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‘If you can't explain it to a six year old, you don't understand it yourself’

RISE:2017 was held in Cabot Cage on Thursday, April 13, 2017. Photo by Adam Glanzman/Northeastern University

Presenting your research can be pretty daunting, particularly if your audience is comprised of hundreds of people whom you have never met.

But that’s the challenge for more than 400 students, faculty, and staff who are showcasing their solution-focused innovations at RISE:2017.

When we ask a handful of presenters to dole out some tips for those looking to make their RISE debuts next year, they stress three particular things: be ready to explain your research to people of any age and academic background; practice before colleagues both inside and outside your field of study; and seek the insight of those more knowledgeable than you.

“If you can’t explain it to a 6-year-old, you don’t understand it yourself,” says Anne Shutt, MS’18, quoting one of Albert Einstein’s most famous phrases.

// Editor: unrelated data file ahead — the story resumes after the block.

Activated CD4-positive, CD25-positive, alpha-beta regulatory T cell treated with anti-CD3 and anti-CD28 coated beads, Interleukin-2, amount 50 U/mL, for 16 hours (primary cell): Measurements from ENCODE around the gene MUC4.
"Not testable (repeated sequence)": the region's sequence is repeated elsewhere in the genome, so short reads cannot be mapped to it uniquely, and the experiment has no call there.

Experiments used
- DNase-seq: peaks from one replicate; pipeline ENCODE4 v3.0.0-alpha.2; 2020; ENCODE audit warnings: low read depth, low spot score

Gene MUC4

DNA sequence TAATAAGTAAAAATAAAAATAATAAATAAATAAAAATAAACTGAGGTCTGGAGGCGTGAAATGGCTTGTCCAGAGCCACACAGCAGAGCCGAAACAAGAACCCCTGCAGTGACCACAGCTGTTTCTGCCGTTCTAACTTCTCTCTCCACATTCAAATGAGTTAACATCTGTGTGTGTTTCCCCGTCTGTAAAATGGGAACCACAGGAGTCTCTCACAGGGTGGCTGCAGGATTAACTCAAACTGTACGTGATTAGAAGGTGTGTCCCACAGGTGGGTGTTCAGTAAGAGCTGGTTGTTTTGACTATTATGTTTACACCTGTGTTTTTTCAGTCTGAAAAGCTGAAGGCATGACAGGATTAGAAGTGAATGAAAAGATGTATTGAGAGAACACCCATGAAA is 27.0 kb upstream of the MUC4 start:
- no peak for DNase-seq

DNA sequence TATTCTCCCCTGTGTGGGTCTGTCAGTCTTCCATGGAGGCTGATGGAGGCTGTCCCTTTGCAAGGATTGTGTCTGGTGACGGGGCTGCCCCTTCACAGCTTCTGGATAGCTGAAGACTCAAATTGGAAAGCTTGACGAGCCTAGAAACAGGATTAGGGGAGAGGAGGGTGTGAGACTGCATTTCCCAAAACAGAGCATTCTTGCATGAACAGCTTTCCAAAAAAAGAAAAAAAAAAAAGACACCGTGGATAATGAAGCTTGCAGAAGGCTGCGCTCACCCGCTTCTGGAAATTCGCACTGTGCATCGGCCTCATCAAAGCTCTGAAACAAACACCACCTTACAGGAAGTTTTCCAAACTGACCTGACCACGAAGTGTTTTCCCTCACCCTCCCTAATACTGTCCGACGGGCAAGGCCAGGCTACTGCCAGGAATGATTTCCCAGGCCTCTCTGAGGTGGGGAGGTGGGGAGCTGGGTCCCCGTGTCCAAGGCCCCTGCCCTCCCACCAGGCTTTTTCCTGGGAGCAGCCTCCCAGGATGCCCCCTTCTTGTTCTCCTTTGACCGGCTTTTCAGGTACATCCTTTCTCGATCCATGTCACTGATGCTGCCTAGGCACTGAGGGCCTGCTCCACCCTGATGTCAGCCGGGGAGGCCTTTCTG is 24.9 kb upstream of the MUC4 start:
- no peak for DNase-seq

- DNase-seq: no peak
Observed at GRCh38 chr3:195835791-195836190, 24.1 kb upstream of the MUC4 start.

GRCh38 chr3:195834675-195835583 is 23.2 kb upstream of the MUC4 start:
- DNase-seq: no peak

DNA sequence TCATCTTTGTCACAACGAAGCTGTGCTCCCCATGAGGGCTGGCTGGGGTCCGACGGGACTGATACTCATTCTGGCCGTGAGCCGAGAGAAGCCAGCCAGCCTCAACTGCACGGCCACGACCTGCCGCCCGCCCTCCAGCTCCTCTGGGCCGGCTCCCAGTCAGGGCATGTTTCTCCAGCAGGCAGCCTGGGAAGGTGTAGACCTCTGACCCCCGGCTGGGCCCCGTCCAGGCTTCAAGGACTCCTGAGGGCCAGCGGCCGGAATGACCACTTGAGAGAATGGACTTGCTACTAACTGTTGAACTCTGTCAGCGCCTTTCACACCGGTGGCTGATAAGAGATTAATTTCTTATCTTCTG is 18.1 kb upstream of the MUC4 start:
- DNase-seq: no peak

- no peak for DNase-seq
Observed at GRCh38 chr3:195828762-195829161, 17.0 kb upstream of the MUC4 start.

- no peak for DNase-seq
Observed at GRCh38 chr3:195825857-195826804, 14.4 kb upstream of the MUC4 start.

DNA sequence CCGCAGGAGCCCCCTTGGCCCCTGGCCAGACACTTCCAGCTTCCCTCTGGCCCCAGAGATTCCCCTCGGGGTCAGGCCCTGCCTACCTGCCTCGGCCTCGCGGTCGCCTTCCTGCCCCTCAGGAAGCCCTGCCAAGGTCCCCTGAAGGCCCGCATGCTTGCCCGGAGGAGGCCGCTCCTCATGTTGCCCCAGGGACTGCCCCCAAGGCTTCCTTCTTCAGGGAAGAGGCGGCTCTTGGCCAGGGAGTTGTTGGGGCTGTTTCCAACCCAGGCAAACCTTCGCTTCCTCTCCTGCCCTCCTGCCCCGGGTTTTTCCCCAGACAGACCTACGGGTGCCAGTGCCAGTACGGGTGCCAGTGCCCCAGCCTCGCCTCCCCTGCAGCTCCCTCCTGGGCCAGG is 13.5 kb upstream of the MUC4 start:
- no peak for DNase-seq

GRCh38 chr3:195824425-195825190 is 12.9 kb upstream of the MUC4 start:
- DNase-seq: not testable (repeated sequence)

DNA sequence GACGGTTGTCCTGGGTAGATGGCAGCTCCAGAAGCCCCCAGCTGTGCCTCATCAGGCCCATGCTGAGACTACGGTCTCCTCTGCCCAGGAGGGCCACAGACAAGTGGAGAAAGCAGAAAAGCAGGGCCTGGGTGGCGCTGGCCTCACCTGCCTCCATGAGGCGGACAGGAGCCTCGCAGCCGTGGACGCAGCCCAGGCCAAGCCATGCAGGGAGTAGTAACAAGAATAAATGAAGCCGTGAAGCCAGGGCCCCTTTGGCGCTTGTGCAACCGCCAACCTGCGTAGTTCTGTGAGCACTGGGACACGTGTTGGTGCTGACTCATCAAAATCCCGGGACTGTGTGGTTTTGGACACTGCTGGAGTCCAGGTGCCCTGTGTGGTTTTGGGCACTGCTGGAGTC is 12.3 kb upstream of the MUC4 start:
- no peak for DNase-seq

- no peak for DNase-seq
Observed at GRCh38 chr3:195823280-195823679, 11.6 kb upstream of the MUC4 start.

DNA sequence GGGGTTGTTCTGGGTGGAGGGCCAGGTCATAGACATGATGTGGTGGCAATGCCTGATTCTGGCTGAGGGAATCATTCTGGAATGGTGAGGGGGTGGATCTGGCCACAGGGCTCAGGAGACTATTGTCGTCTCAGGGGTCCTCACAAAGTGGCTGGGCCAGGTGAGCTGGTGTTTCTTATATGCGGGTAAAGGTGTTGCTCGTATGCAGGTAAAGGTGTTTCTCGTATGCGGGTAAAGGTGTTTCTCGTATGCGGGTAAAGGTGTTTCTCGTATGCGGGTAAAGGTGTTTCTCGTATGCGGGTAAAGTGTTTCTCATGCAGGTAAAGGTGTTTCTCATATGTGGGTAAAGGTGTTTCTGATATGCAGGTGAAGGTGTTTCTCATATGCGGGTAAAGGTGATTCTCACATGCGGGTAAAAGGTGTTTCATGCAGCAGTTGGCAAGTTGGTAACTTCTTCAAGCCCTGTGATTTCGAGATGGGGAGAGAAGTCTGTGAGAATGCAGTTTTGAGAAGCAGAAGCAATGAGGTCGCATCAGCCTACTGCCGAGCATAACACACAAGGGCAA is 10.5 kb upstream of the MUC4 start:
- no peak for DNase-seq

Shutt, a graduate student in industrial engineering, is presenting her work to apply systems engineering methods to improve opioid prescribing practices in primary care settings. She notes: “You have to make sure you understand your research on a deep level so that you can explain it to anyone.”

Vivian Ma, DMSB’17, advises students to reach out to faculty for guidance. “There are so many faculty with robust professional backgrounds,” says Ma, who  prototyped a first-of-its-kind relationship management software to help up-and-coming musicians better connect with their fans. “Reach out to them, because they have so much knowledge to pass on to you.”

Lauren Raine, a postdoctoral research associate in the Department of Psychology, recommends future participants give themselves plenty of time to prepare. She spent countless hours practicing her presentation on the link between daily physical activity and cognitive function in kids in front of her peers in psychology and her friends in other academic fields.

“Give yourself more time than you think you’ll need,” she says. “It’s important to fully understand your data and be able to fully explain it from start to finish.”

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